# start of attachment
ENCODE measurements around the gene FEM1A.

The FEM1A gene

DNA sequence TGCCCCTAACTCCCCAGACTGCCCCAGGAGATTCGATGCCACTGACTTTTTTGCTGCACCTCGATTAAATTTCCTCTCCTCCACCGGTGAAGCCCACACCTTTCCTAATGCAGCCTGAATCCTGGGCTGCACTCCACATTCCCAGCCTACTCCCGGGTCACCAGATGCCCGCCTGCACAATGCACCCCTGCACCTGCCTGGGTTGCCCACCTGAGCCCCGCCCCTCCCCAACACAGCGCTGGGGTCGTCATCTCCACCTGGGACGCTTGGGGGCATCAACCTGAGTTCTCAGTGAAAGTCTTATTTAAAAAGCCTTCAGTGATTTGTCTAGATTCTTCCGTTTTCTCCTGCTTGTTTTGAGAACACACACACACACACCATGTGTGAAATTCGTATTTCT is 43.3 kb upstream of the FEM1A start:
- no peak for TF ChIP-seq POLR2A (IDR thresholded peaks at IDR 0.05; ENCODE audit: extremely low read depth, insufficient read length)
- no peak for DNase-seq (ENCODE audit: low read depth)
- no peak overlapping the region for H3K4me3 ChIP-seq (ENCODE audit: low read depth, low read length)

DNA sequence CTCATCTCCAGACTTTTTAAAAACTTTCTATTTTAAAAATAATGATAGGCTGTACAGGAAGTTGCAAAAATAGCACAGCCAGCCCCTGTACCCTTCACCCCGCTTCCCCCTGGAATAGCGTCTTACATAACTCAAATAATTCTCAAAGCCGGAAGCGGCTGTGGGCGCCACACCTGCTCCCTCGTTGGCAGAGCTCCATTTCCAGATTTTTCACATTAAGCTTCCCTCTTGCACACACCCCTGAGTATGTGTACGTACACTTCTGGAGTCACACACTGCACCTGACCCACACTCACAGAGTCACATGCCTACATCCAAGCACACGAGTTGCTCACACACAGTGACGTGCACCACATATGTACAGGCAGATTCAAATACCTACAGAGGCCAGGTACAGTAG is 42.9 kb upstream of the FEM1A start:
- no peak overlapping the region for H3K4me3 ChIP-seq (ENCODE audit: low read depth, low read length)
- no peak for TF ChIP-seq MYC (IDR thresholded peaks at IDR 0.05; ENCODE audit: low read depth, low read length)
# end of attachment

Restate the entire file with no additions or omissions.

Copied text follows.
ENCODE measurements around the gene FEM1A.

The FEM1A gene

DNA sequence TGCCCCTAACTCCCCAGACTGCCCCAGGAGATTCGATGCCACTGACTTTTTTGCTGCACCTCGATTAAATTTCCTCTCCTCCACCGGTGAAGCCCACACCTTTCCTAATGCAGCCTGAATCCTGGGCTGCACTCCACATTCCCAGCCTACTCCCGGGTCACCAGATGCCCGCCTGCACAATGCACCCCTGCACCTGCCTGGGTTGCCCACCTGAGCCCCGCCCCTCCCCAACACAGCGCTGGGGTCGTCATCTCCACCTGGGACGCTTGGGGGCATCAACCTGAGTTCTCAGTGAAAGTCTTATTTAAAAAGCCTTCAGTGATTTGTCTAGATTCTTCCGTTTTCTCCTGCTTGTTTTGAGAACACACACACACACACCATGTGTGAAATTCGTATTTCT is 43.3 kb upstream of the FEM1A start:
- no peak for TF ChIP-seq POLR2A (IDR thresholded peaks at IDR 0.05; ENCODE audit: extremely low read depth, insufficient read length)
- no peak for DNase-seq (ENCODE audit: low read depth)
- no peak overlapping the region for H3K4me3 ChIP-seq (ENCODE audit: low read depth, low read length)

DNA sequence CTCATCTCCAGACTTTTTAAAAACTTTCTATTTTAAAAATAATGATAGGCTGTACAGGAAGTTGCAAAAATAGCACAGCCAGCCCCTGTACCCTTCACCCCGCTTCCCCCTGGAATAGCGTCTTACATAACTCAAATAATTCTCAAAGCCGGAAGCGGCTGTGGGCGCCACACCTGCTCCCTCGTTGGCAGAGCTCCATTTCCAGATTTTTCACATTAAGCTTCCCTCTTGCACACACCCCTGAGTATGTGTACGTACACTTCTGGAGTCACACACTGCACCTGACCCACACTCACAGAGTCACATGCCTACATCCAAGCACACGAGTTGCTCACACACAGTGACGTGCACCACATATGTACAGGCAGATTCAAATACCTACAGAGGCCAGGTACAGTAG is 42.9 kb upstream of the FEM1A start:
- no peak overlapping the region for H3K4me3 ChIP-seq (ENCODE audit: low read depth, low read length)
- no peak for TF ChIP-seq MYC (IDR thresholded peaks at IDR 0.05; ENCODE audit: low read depth, low read length)